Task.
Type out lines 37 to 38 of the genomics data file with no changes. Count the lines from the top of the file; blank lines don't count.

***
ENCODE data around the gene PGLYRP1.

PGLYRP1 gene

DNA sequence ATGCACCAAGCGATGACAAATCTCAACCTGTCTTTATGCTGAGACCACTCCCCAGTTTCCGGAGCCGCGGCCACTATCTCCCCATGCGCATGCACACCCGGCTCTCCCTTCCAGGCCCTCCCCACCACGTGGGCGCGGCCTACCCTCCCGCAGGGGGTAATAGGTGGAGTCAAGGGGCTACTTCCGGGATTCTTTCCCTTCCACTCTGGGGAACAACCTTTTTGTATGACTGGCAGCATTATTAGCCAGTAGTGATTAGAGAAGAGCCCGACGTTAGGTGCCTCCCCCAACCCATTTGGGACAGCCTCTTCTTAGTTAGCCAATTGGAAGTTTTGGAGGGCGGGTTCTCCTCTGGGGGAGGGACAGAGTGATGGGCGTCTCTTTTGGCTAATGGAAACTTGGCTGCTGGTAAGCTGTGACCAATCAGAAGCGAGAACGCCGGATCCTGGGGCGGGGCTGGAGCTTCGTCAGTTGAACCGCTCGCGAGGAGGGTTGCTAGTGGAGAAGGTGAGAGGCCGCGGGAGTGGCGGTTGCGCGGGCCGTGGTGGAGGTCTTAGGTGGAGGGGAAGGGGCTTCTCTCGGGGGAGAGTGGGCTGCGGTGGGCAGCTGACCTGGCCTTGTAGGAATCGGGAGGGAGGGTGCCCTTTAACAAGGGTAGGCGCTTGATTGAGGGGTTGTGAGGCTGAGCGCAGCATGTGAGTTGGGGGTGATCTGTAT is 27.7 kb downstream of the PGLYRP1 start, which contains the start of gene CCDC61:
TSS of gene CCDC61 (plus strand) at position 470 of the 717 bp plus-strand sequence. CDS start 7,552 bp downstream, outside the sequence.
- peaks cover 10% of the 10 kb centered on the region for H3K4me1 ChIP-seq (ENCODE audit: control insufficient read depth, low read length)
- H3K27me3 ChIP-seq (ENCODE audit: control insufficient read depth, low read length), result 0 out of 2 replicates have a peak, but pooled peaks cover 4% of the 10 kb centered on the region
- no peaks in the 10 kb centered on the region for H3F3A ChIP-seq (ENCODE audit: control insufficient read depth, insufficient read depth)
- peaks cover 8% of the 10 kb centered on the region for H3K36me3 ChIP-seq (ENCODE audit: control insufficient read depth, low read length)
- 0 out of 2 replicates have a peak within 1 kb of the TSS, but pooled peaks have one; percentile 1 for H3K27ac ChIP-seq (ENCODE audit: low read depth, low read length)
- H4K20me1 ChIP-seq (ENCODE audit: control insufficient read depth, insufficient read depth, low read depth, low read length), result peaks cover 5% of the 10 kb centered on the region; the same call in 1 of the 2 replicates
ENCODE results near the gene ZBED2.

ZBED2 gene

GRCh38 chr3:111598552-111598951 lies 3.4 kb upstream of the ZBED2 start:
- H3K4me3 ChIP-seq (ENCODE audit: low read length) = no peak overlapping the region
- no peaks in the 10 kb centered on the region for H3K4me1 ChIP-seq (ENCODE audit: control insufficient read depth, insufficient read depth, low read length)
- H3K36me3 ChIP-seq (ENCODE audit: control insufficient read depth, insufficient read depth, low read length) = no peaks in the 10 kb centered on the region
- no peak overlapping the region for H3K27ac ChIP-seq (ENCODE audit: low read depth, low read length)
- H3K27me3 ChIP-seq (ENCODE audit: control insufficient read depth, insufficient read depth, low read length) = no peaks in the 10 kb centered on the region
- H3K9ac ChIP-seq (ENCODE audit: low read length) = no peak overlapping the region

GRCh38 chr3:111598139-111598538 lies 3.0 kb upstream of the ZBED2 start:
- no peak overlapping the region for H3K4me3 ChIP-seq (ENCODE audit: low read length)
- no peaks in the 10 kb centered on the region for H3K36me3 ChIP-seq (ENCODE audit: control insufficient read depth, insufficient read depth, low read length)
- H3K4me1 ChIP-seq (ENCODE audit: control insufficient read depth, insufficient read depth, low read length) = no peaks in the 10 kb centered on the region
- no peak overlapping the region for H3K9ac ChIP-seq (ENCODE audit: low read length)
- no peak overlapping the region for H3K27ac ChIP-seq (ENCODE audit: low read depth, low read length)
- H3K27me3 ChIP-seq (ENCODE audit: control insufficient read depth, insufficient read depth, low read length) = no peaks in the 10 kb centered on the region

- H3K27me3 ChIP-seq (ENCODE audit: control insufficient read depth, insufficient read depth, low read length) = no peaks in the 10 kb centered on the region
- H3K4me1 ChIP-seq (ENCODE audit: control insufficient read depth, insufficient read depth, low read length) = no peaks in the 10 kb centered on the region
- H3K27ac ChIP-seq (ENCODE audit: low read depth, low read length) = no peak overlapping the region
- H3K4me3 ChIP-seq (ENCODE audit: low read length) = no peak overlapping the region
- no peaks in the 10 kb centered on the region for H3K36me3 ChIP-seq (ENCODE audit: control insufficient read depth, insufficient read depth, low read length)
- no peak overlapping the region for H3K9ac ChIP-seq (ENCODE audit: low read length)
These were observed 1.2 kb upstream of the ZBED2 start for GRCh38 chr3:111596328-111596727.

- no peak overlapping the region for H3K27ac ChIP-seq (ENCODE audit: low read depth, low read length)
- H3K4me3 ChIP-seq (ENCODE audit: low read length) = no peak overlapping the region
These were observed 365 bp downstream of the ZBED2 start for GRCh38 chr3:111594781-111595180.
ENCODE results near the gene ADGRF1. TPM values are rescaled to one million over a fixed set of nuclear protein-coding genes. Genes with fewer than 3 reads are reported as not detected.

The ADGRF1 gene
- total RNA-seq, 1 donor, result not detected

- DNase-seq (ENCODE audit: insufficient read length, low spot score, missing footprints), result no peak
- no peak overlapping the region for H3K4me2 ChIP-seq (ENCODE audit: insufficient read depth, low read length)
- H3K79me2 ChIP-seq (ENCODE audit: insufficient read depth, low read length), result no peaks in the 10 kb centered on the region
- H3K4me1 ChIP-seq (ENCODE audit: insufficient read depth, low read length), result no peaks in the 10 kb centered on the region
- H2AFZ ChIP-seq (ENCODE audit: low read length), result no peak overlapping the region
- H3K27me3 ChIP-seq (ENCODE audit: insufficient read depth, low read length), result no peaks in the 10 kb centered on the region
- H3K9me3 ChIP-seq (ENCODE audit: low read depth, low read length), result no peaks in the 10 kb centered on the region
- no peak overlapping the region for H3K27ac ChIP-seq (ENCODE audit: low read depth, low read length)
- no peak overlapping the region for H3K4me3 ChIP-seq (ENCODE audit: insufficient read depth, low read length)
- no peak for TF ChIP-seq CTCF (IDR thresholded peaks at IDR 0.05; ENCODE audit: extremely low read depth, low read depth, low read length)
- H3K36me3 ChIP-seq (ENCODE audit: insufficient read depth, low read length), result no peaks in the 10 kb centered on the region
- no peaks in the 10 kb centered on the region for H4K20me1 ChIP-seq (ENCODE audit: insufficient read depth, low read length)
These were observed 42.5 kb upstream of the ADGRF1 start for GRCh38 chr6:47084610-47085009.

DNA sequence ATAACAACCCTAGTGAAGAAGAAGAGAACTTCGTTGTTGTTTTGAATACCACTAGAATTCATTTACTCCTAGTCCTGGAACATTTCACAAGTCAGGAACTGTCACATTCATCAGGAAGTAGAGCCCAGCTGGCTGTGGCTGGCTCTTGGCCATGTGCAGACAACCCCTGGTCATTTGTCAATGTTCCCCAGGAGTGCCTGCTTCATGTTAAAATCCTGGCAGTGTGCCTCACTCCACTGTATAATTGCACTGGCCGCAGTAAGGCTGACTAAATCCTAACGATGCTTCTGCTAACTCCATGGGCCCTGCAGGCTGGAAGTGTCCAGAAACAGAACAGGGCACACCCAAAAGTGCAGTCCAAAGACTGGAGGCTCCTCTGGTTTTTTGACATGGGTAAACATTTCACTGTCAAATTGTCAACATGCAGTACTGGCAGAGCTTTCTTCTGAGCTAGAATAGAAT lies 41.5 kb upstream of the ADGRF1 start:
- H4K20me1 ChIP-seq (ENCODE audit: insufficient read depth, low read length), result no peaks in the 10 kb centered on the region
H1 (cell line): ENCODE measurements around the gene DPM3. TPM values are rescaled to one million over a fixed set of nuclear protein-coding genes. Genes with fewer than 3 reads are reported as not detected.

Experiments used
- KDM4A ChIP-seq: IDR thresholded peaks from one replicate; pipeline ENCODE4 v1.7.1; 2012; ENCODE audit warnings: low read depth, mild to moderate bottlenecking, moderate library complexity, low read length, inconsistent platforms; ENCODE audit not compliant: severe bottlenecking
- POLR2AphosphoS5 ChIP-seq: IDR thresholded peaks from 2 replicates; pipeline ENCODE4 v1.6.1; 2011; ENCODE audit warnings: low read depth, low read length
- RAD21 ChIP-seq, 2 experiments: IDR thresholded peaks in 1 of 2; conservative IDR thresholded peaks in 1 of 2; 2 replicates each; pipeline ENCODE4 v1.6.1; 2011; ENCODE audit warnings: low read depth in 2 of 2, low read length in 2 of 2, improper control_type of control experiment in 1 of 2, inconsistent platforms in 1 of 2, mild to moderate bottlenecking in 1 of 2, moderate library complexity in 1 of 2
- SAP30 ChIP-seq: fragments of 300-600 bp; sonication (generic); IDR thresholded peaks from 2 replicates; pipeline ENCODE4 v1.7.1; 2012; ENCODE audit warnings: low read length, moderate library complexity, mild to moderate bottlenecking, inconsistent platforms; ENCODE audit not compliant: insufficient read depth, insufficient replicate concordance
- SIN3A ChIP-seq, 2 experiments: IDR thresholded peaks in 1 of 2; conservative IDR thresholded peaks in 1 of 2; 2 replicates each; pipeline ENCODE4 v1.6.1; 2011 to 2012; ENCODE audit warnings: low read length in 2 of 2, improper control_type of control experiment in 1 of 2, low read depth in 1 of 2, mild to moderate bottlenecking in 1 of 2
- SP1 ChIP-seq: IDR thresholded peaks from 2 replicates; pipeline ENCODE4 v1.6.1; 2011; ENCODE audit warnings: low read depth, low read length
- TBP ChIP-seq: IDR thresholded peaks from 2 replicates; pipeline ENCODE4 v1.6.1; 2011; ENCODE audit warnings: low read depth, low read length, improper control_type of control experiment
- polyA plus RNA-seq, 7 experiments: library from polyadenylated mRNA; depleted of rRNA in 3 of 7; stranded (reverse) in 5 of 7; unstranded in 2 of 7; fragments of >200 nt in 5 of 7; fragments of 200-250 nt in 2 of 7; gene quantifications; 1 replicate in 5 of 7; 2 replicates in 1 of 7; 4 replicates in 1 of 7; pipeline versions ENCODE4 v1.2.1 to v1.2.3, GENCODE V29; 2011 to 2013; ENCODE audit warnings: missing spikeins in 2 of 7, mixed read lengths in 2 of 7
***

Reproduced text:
ENCODE results near the gene ADGRF1. TPM values are rescaled to one million over a fixed set of nuclear protein-coding genes. Genes with fewer than 3 reads are reported as not detected.

The ADGRF1 gene